Risk for Fibroid Diagnosis Increased With Untreated, New-Onset HTN

Increased risk seen for those with untreated hypertension versus no hypertension; lower risk seen with treated hypertension
Risk for Fibroid Diagnosis Increased With Untreated, New-Onset HTN
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Medically Reviewed By:
Mark Arredondo, M.D.

TUESDAY, April 16, 2024 (HealthDay News) -- Patients with untreated and new-onset hypertension have an increased risk for newly reported fibroid diagnosis, according to a study published online April 16 in JAMA Network Open.

Susanna D. Mitro, Ph.D., from Kaiser Permanente Northern California in Oakland, and colleagues examined associations of hypertension, antihypertensive treatment, anthropometry, and blood biomarkers with the incidence of reported fibroid diagnosis in midlife using data from the Study of Women's Health Across the Nation. Participants were enrolled in 1996 to 1997 and followed through 13 semiannual visits from 1998 to 2013. Fibroid diagnosis was reported at each visit.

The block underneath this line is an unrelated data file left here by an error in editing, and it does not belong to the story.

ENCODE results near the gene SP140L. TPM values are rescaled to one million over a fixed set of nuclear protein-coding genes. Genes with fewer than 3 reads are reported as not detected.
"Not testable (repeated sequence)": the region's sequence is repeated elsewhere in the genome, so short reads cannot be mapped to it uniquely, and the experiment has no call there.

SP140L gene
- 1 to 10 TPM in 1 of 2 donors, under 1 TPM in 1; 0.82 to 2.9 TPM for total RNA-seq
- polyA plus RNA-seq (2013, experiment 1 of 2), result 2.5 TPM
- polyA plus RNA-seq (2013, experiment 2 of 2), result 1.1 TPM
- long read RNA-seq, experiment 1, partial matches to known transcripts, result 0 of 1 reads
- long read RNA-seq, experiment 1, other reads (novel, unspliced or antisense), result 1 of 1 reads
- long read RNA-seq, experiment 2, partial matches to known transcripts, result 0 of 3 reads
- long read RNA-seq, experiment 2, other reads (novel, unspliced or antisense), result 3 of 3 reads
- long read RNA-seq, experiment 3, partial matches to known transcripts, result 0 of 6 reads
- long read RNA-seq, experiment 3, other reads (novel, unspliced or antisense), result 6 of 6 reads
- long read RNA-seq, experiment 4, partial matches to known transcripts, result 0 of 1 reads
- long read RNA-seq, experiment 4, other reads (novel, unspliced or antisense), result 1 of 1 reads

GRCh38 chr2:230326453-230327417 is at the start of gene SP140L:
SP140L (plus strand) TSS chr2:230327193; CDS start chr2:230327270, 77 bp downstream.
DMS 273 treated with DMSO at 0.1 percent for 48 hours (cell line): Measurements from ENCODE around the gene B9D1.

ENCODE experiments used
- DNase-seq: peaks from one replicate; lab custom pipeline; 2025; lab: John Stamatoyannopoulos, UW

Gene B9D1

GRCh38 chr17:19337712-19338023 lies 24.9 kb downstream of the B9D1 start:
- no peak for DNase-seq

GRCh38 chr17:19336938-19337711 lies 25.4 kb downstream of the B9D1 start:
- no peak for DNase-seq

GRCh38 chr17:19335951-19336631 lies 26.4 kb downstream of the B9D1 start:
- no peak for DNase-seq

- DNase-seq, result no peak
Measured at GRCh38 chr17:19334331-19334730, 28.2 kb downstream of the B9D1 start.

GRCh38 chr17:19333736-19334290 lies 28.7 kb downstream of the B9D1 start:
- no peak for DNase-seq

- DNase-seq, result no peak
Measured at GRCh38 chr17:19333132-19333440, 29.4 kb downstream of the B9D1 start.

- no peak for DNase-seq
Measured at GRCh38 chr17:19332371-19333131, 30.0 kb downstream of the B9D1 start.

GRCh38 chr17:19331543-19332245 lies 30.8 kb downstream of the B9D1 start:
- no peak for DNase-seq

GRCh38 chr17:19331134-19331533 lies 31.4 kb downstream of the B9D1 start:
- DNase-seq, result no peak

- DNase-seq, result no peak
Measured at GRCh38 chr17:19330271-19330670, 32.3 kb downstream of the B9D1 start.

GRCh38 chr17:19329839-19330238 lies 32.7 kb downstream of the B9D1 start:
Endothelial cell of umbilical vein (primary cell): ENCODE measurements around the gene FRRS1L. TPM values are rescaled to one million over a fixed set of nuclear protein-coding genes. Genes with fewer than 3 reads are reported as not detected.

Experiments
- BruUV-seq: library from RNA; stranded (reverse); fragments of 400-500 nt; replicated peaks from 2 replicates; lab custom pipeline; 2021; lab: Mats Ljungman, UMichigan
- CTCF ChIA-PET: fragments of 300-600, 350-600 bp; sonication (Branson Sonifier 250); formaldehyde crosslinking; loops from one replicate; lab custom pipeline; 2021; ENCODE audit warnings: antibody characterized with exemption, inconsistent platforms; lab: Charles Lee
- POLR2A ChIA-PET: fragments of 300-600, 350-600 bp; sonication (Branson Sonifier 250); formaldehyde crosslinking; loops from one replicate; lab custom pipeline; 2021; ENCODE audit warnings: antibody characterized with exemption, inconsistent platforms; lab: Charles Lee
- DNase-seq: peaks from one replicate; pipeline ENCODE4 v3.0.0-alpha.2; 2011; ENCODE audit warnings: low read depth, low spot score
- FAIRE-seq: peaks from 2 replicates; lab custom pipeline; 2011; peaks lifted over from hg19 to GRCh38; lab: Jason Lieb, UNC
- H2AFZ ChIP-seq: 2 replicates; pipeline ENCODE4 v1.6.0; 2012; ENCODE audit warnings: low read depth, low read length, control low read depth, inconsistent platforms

The researchers found that 20 percent of the 2,570 participants without a history of diagnosed fibroids reported a new fibroid diagnosis during follow-up. Risk varied based on category of hypertension treatment, with an increased risk seen for participants with untreated hypertension versus those with no hypertension (hazard ratio, 1.19; 95 percent confidence interval, 0.91 to 1.57) and a reduced risk for those with treated hypertension (hazard ratio, 0.80; 95 percent confidence interval, 0.56 to 1.15). The risk for newly diagnosed fibroids was lower among eligible participants with hypertension taking antihypertensive treatment (hazard ratio, 0.63; 95 percent confidence interval, 0.38 to 1.05). Participants with new-onset hypertension had an increased risk for newly diagnosed fibroids compared with never-hypertensive patients (hazard ratio, 1.45; 95 percent confidence interval, 0.96 to 2.20). No associations were seen for anthropometric factors or blood biomarkers with fibroid risk.

"Investigation into mechanisms and health implications is warranted; if the associations are causal, antihypertensive medication use where indicated may present an opportunity to prevent clinically apparent fibroid development at this high-risk life stage," the authors write.

Several authors disclosed ties to the biopharmaceutical industry.

Abstract/Full Text

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